With a protagonist reminiscent of Peter Parker, a premise that sounds like the best possible future for the X-Men and battles taken out of Dragonball, MHA brings forth the best things in both western comics and Japanese anime to create a unique story.

It also stands out amongst its action flare, with a likeable and entertaining cast of characters and a story that isn’t afraid to look at the darker aspects of its characters when it needs to. This is an impressive series, and you can catch up to it now on Crunchy, as its third season gets ready to arrive this April.

Psycho Pass

Do you like science fiction thrillers and suspenseful detective dramas that take a look at the deepest, most messed up corners of humanity? You’ll love Psycho Pass. Based on the works of science fiction legends like Phillip K. Dick, Psycho Pass showcases an idyllic view of a world of futuristic technology where people no longer have to worry about mundane things.

However, the population is also signed from birth to the “Sybil” system, which continuously monitors your stress levels, brain waves and actions as a way to gauge your chances of committing crimes.

The story focuses on Sybil’s team of policemen, comprised of trained detectives and ex-criminals with skills so highly honed that they’ve been assigned to aid the police. However, just as recruit Akane Sugimori enters the force, a conspiracy starts popping up around the city, as a new criminal sets out to take down the ideas and norms set in place by the system.

Psycho Pass stands out as one of the best cyberpunk stories anime has to offer. While it doesn’t go quite as deep as say, the original Ghost in the Shell, it manages to handle its themes of what it means to be human and why people follow their urges with surprising nuance. It also has a really strong character rivalry at its core courtesy of its protagonists Akane and Kogami as well as its antagonist Shoko Makishima.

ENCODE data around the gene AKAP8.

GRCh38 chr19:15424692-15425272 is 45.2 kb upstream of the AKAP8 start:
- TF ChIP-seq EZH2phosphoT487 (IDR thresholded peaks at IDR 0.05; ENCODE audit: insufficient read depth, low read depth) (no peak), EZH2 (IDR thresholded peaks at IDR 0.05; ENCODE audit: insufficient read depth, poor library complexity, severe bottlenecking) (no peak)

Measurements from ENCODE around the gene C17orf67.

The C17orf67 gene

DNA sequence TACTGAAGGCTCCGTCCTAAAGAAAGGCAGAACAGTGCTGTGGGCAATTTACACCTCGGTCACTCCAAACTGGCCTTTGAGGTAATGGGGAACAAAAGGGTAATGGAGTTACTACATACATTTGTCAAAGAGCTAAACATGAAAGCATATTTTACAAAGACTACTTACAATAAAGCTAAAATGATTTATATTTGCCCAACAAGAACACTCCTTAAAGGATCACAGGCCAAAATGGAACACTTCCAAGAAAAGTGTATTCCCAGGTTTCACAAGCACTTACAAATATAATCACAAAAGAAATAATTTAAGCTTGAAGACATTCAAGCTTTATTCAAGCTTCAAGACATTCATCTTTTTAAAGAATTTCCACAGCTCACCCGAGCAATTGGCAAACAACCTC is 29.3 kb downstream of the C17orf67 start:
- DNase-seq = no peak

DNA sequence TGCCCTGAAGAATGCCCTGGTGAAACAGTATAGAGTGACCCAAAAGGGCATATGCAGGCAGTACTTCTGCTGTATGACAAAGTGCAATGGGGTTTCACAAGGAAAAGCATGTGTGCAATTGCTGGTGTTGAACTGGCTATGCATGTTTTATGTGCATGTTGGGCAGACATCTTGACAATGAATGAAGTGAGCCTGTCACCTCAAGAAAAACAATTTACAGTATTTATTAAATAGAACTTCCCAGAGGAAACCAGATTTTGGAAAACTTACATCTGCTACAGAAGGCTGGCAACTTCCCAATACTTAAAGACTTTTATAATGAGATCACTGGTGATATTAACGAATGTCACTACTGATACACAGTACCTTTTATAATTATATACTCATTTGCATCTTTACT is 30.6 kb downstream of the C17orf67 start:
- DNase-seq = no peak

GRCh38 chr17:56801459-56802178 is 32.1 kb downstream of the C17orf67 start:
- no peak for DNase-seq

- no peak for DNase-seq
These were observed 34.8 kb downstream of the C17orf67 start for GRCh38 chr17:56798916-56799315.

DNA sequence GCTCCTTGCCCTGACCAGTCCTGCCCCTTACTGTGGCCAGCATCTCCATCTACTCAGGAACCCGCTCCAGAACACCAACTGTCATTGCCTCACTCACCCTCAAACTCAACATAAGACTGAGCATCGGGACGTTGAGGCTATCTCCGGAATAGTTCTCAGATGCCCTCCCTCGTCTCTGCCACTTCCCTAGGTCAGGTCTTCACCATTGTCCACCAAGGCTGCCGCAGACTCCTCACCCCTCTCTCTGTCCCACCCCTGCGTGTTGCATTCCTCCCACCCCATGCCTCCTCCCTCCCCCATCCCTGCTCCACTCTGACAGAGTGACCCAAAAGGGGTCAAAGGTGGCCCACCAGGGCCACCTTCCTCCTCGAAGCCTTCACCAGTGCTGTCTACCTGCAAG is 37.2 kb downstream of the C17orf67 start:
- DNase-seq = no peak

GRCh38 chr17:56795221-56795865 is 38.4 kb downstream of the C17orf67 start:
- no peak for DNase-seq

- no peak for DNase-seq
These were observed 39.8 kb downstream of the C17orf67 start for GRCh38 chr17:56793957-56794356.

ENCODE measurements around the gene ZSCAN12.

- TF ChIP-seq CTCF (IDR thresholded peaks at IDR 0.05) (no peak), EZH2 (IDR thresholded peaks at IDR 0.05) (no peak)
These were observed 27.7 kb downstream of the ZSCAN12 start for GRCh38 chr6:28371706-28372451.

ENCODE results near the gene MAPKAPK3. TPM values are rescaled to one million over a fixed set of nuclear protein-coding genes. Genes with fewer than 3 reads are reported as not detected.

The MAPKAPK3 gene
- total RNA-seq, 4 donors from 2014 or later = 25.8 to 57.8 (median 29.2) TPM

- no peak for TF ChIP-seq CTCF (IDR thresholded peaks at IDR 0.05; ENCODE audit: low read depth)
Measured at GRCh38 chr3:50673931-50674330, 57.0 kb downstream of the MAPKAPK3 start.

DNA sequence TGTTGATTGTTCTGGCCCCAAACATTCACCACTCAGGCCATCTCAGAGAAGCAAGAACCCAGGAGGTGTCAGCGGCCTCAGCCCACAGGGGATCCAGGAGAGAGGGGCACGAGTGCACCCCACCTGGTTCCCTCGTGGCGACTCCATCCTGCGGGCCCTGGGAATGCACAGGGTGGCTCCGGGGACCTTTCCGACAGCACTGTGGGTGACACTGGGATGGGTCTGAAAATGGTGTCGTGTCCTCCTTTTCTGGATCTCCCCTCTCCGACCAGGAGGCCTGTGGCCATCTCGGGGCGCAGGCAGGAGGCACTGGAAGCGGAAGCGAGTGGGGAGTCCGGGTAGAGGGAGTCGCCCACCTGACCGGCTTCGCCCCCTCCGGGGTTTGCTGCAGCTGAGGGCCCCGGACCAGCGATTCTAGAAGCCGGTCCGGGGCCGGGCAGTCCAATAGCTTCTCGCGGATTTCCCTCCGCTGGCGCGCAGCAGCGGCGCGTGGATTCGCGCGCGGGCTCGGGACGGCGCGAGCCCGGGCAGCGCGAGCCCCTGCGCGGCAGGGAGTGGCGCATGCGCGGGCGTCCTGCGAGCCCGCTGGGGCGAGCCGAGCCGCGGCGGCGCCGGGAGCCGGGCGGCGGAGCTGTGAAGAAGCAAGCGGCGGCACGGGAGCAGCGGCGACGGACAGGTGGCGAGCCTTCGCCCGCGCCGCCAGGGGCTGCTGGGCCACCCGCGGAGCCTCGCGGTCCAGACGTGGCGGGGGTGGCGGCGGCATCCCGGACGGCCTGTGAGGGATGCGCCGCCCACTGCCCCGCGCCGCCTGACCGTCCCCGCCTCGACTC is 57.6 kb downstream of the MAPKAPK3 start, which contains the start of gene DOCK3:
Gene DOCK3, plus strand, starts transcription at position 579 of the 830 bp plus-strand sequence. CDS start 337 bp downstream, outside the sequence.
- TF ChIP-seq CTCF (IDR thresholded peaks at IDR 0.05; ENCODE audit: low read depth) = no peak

It’s two seasons are available on Crunchyroll. While we can only recommend Season 1 of the show, you should check out the movie once you fall in love with this series.

Little Witch Academia

Few shows catch the whimsical and fun of Disney films the way Little Witch Academia does. Helmed by the outlandish, yet revered Studio Trigger, LWA gives us a mix of a story reminiscent of Harry Potter, with a tone and atmosphere similar to classic cartoons, and a storytelling sense more like a fairy tale than anything.

The story follows Atsuko Kagari (Akko for short), a young Japanese girl who dreams of one day being a witch like Shiny Chariot, a magical performer and her childhood idol. The show starts as Akko, who has mainly lived in the “muggle” (non-wizards) world, receives a letter telling her that she’s been accepted into Luna Nova, the most prestigious witches academy in the world and Chariot’s Alma Mater.

However, things don’t go as she expects once she arrives: not only does she have little to no magical talent, her outgoing and arrogant personality causes her to become the laughingstock of the school quickly. What’s worse, she realises the magic world doesn’t buy Chariot’s actions and considers her style of entertaining her audiences a blasphemy to “real” magic.